Stereotactic ablative radiotherapy (SABR) may help improve progression-free survival (PFS) and delay the need for systemic therapy in men with oligometastatic prostate cancer, according to a study presented at the Genitourinary Cancers Symposium in San Francisco.
Investigators conducted a study with 18 patients with relapsed oligometastatic prostate cancer and found that SABR may be beneficial and improve quality of life.
“Metastases-directed therapy (MDT) is one of the hottest topics in the management of advanced prostate cancer. The question is, can we do more to improve disease control, quality of life, and maybe cure some of the patients who relapse with few metastatic sites, up to three sites in this study,” said study investigator Ahmed El-Modir, MD, consultant oncologist at University Hospital Birmingham and Birmingham University, Birmingham, United Kingdom.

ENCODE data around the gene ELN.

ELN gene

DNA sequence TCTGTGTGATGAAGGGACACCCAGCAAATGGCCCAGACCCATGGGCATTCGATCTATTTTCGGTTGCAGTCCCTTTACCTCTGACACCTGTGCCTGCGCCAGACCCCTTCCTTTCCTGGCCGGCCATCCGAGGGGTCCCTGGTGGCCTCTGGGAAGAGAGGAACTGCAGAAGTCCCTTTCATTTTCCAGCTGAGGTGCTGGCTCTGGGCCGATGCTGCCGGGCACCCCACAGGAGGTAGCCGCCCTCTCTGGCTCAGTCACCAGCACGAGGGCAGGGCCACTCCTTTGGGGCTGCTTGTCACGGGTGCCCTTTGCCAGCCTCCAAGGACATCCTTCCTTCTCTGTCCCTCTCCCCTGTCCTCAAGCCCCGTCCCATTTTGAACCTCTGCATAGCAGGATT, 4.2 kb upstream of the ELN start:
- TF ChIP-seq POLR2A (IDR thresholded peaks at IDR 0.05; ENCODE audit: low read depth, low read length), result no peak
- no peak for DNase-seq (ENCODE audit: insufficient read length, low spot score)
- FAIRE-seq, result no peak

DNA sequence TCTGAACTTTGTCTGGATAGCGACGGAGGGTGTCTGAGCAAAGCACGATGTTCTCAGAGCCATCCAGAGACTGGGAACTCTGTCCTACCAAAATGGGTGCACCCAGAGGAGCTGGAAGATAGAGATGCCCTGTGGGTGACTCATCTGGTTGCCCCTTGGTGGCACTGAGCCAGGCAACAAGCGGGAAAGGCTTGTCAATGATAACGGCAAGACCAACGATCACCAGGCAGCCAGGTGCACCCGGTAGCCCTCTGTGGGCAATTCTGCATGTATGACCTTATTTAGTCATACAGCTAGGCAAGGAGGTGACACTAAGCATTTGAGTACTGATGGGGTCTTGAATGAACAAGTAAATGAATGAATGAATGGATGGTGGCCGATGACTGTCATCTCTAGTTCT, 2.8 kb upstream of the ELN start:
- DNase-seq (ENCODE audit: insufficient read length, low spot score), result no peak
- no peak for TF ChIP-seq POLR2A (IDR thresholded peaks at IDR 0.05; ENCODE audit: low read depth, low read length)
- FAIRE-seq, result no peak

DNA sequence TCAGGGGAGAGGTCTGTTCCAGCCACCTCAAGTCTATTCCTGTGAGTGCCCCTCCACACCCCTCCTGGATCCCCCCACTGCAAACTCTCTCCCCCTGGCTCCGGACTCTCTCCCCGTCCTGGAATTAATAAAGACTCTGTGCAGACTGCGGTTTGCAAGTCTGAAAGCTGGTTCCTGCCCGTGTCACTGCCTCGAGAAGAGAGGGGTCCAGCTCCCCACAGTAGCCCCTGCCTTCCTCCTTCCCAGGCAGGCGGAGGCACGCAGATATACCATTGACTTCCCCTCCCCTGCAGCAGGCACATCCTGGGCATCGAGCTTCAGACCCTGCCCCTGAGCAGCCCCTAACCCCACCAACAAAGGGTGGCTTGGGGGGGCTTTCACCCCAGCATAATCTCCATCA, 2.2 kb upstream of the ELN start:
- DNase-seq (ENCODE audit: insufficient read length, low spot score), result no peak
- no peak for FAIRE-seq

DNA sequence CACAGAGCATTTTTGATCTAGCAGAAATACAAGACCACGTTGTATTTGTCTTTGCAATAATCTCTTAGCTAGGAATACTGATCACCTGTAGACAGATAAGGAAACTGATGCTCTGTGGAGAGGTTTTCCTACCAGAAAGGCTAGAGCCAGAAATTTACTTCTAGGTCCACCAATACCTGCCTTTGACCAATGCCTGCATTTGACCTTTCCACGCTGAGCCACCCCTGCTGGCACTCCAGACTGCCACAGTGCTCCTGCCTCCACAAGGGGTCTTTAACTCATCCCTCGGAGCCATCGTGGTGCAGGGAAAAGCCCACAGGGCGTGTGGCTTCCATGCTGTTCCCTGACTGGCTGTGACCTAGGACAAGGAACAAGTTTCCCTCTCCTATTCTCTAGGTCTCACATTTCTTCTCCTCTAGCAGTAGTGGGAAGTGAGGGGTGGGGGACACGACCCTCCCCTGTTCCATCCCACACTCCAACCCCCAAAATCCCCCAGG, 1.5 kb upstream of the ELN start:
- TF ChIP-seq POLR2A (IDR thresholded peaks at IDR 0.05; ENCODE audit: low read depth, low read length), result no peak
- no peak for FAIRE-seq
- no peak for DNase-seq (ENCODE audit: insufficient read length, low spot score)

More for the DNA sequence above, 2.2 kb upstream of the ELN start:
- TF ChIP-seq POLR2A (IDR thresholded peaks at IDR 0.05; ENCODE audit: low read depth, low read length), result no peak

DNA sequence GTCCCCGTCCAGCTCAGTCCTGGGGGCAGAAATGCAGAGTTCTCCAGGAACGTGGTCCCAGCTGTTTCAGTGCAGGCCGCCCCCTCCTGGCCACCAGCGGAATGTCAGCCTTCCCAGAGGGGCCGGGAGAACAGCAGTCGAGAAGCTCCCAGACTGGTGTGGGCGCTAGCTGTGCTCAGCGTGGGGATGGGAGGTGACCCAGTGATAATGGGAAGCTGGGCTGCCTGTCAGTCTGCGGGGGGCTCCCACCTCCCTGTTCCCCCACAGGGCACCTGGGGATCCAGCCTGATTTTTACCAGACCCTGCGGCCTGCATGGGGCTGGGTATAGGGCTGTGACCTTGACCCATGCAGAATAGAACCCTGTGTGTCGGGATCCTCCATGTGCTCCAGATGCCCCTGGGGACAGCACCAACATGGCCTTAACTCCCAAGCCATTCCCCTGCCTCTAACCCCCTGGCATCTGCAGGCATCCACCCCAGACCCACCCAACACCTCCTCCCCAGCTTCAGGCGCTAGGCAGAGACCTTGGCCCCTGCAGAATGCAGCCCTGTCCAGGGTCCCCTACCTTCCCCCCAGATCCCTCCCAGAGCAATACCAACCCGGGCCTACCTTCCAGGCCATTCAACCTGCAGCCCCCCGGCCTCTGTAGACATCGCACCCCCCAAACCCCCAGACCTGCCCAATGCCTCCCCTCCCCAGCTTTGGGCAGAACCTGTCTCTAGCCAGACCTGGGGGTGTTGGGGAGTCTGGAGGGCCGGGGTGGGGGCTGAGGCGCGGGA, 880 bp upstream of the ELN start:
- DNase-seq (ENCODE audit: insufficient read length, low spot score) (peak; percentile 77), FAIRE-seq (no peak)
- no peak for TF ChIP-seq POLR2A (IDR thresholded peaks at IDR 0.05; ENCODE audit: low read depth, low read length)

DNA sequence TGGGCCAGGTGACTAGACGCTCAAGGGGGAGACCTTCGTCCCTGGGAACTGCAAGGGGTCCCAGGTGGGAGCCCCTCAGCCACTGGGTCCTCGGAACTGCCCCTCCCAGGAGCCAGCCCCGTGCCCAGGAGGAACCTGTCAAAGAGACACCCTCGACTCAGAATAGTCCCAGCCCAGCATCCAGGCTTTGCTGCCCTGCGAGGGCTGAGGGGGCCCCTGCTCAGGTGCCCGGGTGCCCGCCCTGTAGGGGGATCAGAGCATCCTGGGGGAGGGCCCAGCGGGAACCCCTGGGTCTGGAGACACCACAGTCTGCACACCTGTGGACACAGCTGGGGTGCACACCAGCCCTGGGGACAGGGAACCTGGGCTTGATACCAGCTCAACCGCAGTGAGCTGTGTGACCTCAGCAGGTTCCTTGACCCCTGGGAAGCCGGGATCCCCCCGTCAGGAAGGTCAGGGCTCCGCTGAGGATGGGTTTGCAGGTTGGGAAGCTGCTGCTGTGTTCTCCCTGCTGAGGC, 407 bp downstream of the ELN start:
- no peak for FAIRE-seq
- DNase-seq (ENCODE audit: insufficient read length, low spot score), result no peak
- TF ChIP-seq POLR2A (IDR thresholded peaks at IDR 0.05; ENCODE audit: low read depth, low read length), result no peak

Dr. El-Modir and colleagues assessed both the efficacy and toxicity of SABR for oligometastatic recurrence. The oligometastatic state is considered an intermediate stage of cancer spread between localized disease and widespread metastases. The retrospective analyses looked at local control, biochemical progression-free survival (b-PFS), toxicity, and systemic therapy-free survival. Among the 18 patients, 26 lesions were treated with SABR, delivered using both CyberKnife and volumetric-modulated arc therapy.
In this cohort, clinicians used doses of 24 Gy in two or three fractions for spine and 30-40 Gy in three fractions for lymph nodes and other bony metastases. All patients were imaged prior to treatment and responses were determined by PSA testing and repeat scanning. The authors prospectively recorded acute and late toxicities using the Common Terminology Criteria for Adverse Events.